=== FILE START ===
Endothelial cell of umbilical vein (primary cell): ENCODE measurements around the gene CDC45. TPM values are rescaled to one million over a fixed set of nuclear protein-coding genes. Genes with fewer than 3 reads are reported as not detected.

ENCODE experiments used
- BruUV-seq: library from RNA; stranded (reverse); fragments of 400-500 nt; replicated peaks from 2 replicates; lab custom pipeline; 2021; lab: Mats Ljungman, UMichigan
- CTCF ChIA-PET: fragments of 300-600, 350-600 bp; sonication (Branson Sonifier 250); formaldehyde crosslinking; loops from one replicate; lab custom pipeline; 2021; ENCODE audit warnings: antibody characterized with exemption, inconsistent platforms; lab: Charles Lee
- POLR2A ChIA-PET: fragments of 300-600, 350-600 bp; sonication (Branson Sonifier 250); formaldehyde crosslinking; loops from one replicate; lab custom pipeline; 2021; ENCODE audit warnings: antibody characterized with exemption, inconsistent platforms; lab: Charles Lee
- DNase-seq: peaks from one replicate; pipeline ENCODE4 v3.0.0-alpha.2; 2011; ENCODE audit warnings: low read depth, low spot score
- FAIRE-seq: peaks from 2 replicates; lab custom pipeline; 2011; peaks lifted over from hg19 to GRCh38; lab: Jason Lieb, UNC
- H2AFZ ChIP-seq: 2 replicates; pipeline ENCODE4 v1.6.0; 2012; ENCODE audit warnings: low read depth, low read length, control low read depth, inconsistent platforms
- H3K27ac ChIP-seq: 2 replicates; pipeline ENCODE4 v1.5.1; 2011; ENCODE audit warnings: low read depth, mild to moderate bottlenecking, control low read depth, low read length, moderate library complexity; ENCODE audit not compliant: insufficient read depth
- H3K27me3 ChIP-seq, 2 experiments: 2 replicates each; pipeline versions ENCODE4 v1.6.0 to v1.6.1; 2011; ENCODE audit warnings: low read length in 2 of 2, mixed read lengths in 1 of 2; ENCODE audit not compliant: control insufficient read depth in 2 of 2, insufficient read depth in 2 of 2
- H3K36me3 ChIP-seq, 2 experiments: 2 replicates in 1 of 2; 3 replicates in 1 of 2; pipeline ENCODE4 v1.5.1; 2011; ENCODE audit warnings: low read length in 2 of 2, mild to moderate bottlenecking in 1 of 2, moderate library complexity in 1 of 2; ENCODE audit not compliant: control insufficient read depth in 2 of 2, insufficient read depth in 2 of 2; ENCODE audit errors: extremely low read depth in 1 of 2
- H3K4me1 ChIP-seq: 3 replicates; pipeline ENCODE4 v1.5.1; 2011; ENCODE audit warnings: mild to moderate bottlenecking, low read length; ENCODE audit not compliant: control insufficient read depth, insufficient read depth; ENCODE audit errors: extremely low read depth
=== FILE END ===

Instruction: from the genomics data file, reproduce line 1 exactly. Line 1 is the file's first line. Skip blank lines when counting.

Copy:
Endothelial cell of umbilical vein (primary cell): ENCODE measurements around the gene CDC45. TPM values are rescaled to one million over a fixed set of nuclear protein-coding genes. Genes with fewer than 3 reads are reported as not detected.